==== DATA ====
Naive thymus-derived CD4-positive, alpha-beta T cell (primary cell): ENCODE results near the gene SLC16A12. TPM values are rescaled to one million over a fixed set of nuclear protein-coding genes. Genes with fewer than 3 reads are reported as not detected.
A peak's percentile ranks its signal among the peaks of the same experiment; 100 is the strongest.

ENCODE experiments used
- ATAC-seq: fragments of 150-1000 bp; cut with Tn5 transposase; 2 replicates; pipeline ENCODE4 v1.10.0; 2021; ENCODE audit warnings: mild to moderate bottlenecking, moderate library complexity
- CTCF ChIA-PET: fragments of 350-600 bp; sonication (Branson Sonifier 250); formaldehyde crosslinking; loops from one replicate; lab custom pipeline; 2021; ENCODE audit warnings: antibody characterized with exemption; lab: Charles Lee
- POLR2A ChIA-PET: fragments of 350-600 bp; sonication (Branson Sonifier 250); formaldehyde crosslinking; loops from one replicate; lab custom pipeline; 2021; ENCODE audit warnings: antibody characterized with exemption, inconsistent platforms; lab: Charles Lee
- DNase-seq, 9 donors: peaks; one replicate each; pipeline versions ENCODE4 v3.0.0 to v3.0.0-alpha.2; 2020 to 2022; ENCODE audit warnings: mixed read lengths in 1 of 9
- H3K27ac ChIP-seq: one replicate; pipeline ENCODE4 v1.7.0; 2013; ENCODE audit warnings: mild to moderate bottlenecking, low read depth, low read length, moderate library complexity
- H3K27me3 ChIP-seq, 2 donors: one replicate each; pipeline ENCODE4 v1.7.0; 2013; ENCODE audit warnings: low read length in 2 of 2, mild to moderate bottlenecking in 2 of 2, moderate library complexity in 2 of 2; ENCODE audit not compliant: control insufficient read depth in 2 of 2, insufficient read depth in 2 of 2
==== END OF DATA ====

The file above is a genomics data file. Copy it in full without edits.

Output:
Naive thymus-derived CD4-positive, alpha-beta T cell (primary cell): ENCODE results near the gene SLC16A12. TPM values are rescaled to one million over a fixed set of nuclear protein-coding genes. Genes with fewer than 3 reads are reported as not detected.
A peak's percentile ranks its signal among the peaks of the same experiment; 100 is the strongest.

ENCODE experiments used
- ATAC-seq: fragments of 150-1000 bp; cut with Tn5 transposase; 2 replicates; pipeline ENCODE4 v1.10.0; 2021; ENCODE audit warnings: mild to moderate bottlenecking, moderate library complexity
- CTCF ChIA-PET: fragments of 350-600 bp; sonication (Branson Sonifier 250); formaldehyde crosslinking; loops from one replicate; lab custom pipeline; 2021; ENCODE audit warnings: antibody characterized with exemption; lab: Charles Lee
- POLR2A ChIA-PET: fragments of 350-600 bp; sonication (Branson Sonifier 250); formaldehyde crosslinking; loops from one replicate; lab custom pipeline; 2021; ENCODE audit warnings: antibody characterized with exemption, inconsistent platforms; lab: Charles Lee
- DNase-seq, 9 donors: peaks; one replicate each; pipeline versions ENCODE4 v3.0.0 to v3.0.0-alpha.2; 2020 to 2022; ENCODE audit warnings: mixed read lengths in 1 of 9
- H3K27ac ChIP-seq: one replicate; pipeline ENCODE4 v1.7.0; 2013; ENCODE audit warnings: mild to moderate bottlenecking, low read depth, low read length, moderate library complexity
- H3K27me3 ChIP-seq, 2 donors: one replicate each; pipeline ENCODE4 v1.7.0; 2013; ENCODE audit warnings: low read length in 2 of 2, mild to moderate bottlenecking in 2 of 2, moderate library complexity in 2 of 2; ENCODE audit not compliant: control insufficient read depth in 2 of 2, insufficient read depth in 2 of 2